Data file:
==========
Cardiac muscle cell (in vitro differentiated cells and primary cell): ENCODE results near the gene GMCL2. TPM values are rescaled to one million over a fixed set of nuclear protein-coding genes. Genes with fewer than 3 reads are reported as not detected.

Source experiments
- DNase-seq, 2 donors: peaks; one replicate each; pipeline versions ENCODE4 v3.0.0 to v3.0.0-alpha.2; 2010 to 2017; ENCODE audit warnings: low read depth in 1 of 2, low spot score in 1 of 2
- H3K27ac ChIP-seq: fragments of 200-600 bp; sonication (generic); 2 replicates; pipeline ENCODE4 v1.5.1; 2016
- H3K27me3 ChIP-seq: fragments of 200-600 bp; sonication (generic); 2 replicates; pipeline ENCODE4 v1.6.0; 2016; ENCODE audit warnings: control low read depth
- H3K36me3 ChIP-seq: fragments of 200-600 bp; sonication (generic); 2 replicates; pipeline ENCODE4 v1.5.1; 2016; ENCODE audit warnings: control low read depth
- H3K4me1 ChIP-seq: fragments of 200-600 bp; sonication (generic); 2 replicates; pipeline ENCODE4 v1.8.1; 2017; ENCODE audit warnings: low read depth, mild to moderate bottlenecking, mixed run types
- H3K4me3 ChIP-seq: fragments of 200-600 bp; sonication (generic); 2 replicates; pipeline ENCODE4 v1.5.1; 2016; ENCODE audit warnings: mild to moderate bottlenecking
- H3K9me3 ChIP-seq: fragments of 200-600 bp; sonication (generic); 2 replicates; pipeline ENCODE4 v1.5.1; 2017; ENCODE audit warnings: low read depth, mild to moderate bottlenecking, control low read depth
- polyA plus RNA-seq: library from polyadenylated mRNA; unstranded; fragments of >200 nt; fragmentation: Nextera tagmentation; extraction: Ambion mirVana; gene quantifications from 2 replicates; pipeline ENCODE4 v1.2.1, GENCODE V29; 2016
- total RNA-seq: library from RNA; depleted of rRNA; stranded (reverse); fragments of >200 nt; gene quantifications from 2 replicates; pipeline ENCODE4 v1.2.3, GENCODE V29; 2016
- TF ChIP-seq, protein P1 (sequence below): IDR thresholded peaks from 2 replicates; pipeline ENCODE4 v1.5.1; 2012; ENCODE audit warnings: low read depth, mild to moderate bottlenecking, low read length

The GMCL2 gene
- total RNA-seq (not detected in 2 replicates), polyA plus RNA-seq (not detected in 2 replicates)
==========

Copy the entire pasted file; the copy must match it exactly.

Cardiac muscle cell (in vitro differentiated cells and primary cell): ENCODE results near the gene GMCL2. TPM values are rescaled to one million over a fixed set of nuclear protein-coding genes. Genes with fewer than 3 reads are reported as not detected.

Source experiments
- DNase-seq, 2 donors: peaks; one replicate each; pipeline versions ENCODE4 v3.0.0 to v3.0.0-alpha.2; 2010 to 2017; ENCODE audit warnings: low read depth in 1 of 2, low spot score in 1 of 2
- H3K27ac ChIP-seq: fragments of 200-600 bp; sonication (generic); 2 replicates; pipeline ENCODE4 v1.5.1; 2016
- H3K27me3 ChIP-seq: fragments of 200-600 bp; sonication (generic); 2 replicates; pipeline ENCODE4 v1.6.0; 2016; ENCODE audit warnings: control low read depth
- H3K36me3 ChIP-seq: fragments of 200-600 bp; sonication (generic); 2 replicates; pipeline ENCODE4 v1.5.1; 2016; ENCODE audit warnings: control low read depth
- H3K4me1 ChIP-seq: fragments of 200-600 bp; sonication (generic); 2 replicates; pipeline ENCODE4 v1.8.1; 2017; ENCODE audit warnings: low read depth, mild to moderate bottlenecking, mixed run types
- H3K4me3 ChIP-seq: fragments of 200-600 bp; sonication (generic); 2 replicates; pipeline ENCODE4 v1.5.1; 2016; ENCODE audit warnings: mild to moderate bottlenecking
- H3K9me3 ChIP-seq: fragments of 200-600 bp; sonication (generic); 2 replicates; pipeline ENCODE4 v1.5.1; 2017; ENCODE audit warnings: low read depth, mild to moderate bottlenecking, control low read depth
- polyA plus RNA-seq: library from polyadenylated mRNA; unstranded; fragments of >200 nt; fragmentation: Nextera tagmentation; extraction: Ambion mirVana; gene quantifications from 2 replicates; pipeline ENCODE4 v1.2.1, GENCODE V29; 2016
- total RNA-seq: library from RNA; depleted of rRNA; stranded (reverse); fragments of >200 nt; gene quantifications from 2 replicates; pipeline ENCODE4 v1.2.3, GENCODE V29; 2016
- TF ChIP-seq, protein P1 (sequence below): IDR thresholded peaks from 2 replicates; pipeline ENCODE4 v1.5.1; 2012; ENCODE audit warnings: low read depth, mild to moderate bottlenecking, low read length

The GMCL2 gene
- total RNA-seq (not detected in 2 replicates), polyA plus RNA-seq (not detected in 2 replicates)